“I’d point to the intelligence community to assess the identity of the individual. I know there’s been reporting on it, but that’s not my position to do from here.”

“I would also note that in prior negotiations and commitments made during the Trump administration, there were thousands of individuals who were released, so our focus right now is on, again, not taking the Taliban’s word for it.”

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Female Afghan judge who just escaped country says released Taliban prisoners tried to hunt her down after takeover

(Originally published September 4th, 2021)

AFGHANISTAN – A female Afghan judge who managed to flee the country says that following the takeover by the Taliban, militants she had previously jailed attempted to hunt her down before she escaped the country.

A recent report from Reuters detailed the female judge’s account, with the woman telling the outlet:

“Four or five Taliban members came and asked people in my house: ‘Where is this woman judge?’ These were people who I had put in jail.”

This former Afghan judge, who is now safe in Europe after being able to successfully evacuate the country from Kabul, is among one of roughly 250 female judges that worked in Afghanistan. The outlet reports that while some were able to flee the country, many remained left behind under the Taliban’s rule.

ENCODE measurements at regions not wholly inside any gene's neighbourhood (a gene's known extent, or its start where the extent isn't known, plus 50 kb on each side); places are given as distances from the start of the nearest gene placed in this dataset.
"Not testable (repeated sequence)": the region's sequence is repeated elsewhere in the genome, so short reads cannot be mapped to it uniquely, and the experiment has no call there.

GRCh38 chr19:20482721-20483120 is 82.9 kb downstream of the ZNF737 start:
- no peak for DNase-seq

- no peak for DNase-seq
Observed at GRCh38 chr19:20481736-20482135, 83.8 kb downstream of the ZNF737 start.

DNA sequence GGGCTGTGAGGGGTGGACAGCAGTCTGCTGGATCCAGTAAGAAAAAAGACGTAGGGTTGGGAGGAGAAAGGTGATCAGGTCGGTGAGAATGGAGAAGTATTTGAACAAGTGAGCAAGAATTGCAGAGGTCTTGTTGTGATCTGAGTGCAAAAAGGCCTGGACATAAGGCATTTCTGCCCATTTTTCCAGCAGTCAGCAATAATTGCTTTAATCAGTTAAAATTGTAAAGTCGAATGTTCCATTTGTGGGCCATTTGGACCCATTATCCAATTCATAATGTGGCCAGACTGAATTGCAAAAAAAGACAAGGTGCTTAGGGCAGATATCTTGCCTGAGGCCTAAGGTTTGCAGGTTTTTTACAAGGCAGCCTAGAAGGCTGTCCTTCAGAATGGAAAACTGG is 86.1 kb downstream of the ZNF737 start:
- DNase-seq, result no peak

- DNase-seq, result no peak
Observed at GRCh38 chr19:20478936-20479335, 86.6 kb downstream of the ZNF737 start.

Many of these female judges in Afghanistan tried fleeing the country while evacuations were taking place in August but were unable to.

With the Taliban having freed prisoners all over the country, the former Afghan judge in Europe says those she’s been in contact with who previously served as judges are “in danger”:

“Their messages are of fear and complete terror. They tell me if they do not get rescued their lives are in direct danger.”

Afghan human rights activist Horia Mosadiq says that it’s not just former female judges that are at risk in Afghanistan while under the Taliban’s rule, but thousands of other women who engaged in various human rights efforts within the country.

British Justice Minister Robert Buckland commented on the matter, noting that they were able to safely evacuate nine former judges in Afghanistan and are actively trying to create a safe passage to Europe for other “very vulnerable people”: